intent of CSHB 174(CRA).                                                                                                        
1:33:42 PM                                                                                                                    
REPRESENTATIVE STUTES remarked that she  has heard that there are                                                               
a  lot of  hours  wasted  by employees  who  smoke during  office                                                               
hours, and  she asked  Mr. Crocker  whether he  had any  idea how                                                               
much time is expended by working smokers.                                                                                       
1:34:09 PM                                                                                                                    
MR. CROCKER  replied that he  did not have that  information, but                                                               
he believes it exists.                                                                                                          
REPRESENTATIVE STUTES remarked  that it does, and  said, "You can                                                               
watch it here."                                                                                                                 
1:34:27 PM                                                                                                                    
REPRESENTATIVE  KOPP  asked  Representative Knopp  whether  there                                                               
would  be  any  change  to  the penalties  or  only  to  the  age                                                               
1:34:41 PM                                                                                                                    
REPRESENTATIVE KNOPP replied that  he appreciated the question as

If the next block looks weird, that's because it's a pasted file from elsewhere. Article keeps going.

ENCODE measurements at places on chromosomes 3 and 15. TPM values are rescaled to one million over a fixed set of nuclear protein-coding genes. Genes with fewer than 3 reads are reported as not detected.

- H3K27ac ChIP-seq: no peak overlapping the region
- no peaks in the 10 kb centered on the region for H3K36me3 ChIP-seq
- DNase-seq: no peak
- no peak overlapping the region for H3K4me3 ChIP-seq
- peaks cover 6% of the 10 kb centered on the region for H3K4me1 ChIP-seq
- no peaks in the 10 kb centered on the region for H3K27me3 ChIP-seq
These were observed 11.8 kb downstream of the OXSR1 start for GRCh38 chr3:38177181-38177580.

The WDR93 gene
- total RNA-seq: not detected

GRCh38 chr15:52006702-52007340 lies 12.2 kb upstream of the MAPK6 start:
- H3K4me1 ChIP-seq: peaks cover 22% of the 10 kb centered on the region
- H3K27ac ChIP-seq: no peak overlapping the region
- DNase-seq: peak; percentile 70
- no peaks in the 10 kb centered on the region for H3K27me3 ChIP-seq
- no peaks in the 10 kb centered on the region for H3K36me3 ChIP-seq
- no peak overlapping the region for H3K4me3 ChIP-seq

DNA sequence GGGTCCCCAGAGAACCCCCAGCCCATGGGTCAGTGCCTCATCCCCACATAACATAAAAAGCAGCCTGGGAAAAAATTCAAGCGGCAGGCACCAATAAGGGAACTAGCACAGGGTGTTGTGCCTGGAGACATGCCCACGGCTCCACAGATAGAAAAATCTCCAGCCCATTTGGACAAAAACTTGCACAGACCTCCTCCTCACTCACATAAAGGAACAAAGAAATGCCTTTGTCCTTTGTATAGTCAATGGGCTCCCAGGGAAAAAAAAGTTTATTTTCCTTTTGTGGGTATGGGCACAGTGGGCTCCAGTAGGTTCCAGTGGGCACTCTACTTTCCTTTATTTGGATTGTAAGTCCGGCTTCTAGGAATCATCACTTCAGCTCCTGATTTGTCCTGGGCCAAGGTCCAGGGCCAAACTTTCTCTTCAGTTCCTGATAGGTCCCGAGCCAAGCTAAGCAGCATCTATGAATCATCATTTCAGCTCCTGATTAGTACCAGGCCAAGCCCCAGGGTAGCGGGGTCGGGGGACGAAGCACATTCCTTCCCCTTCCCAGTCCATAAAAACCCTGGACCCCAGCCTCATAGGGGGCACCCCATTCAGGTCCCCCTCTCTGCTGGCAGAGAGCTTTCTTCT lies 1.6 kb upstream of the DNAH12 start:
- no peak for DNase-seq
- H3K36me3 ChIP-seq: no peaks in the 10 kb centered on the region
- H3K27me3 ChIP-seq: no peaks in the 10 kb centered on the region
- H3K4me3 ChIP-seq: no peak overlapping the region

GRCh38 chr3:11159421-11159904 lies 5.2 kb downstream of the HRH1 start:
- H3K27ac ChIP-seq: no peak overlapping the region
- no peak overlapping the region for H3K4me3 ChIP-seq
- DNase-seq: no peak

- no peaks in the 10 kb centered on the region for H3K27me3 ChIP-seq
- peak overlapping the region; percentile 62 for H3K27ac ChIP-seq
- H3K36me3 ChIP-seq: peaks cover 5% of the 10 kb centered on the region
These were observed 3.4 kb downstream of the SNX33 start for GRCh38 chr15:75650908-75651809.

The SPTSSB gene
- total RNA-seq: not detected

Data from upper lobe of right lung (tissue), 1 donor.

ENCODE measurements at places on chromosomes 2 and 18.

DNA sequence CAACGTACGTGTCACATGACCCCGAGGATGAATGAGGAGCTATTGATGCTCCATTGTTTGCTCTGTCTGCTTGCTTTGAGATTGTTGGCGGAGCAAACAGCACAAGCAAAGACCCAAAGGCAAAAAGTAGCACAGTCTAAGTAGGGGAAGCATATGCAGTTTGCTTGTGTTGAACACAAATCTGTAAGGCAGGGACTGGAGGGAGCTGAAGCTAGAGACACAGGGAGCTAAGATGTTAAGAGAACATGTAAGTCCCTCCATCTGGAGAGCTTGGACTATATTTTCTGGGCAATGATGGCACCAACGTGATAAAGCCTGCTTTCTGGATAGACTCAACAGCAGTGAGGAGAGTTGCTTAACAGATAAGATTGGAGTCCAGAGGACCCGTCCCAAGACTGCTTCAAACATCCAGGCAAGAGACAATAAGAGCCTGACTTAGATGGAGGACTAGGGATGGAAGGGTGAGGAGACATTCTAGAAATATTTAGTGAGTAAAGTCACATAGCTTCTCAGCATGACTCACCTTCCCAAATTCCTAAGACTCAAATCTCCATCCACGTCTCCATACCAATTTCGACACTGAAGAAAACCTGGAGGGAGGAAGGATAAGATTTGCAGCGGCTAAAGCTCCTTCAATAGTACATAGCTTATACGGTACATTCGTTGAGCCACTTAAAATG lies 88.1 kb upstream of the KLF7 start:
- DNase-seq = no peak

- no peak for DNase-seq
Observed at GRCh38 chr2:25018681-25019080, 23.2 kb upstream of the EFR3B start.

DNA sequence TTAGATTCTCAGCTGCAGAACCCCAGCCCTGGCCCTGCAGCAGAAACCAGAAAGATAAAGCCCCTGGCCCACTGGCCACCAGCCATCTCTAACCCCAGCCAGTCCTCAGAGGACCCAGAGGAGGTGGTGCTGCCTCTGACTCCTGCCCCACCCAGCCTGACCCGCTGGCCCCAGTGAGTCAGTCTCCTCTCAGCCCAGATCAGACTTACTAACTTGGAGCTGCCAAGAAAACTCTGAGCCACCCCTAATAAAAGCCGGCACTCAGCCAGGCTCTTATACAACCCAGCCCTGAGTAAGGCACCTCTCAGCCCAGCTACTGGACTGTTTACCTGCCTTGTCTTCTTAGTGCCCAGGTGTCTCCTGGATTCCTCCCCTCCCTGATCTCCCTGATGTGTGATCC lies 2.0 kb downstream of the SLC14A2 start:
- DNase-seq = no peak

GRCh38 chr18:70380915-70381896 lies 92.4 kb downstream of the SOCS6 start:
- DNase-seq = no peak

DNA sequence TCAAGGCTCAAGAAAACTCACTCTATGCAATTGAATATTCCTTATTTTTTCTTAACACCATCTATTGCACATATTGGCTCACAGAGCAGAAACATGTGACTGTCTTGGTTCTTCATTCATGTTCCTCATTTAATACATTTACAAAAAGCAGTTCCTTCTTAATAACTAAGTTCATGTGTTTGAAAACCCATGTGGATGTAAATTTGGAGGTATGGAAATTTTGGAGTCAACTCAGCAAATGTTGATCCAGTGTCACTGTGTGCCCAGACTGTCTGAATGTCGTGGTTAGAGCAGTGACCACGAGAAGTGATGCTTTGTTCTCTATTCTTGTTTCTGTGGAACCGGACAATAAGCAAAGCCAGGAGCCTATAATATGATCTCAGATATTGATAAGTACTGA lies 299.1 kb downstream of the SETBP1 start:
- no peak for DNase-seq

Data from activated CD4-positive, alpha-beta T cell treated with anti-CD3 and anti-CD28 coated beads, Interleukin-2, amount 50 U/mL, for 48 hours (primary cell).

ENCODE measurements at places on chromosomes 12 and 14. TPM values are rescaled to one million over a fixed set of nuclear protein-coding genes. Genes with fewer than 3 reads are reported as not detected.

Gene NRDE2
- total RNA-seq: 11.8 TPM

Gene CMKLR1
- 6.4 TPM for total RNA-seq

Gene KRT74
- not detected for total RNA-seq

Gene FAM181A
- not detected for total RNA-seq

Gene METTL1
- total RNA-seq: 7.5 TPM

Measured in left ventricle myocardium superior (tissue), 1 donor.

it  was a  point he  wanted to  make.   He said  that his  office                                                               
looked  hard at  the penalty  to see  whether there  was anything                                                               
that  should be  changed, and  it was  determined that  it should                                                               
stay  the same.   He  explained that  the penalties  were adopted                                                               
over many years, by many  legislators and lawmakers; they seem to                                                               
be appropriate and are that to  which the public and industry are                                                               
1:35:15 PM                                                                                                                    
REPRESENTATIVE DRUMMOND  remarked that she had  heard Mr. Crocker                                                               
say that  smoking costs the  state $261 million annually  in lost                                                               
productivity, but that  information appears to be  related to the                                                               
deaths of  Alaskans, whom  she said  she assumes  were productive                                                               
people prior to their deaths, "even  though they may have spent a                                                               
lot of time  leaving the building to smoke."   She commented that                                                               
the states and  the federal government coordinated  the age level                                                               
for liquor consumption 40 or 50  years ago in relation to highway                                                               
safety maintenance and  construction funds.  She said  that it is                                                               
about  time for  that change  with tobacco  and thanked  the bill                                                               
sponsor for bringing the proposed legislation forward.                                                                          
1:36:23 PM                                                                                                                    
REPRESENTATIVE  LEDOUX  asked  whether the  proposed  legislation                                                               
would prevent  someone under the  age of 21 from  selling tobacco                                                               
as well.                                                                                                                        
1:36:45 PM                                                                                                                    
REPRESENTATIVE KNOPP confirmed that was correct.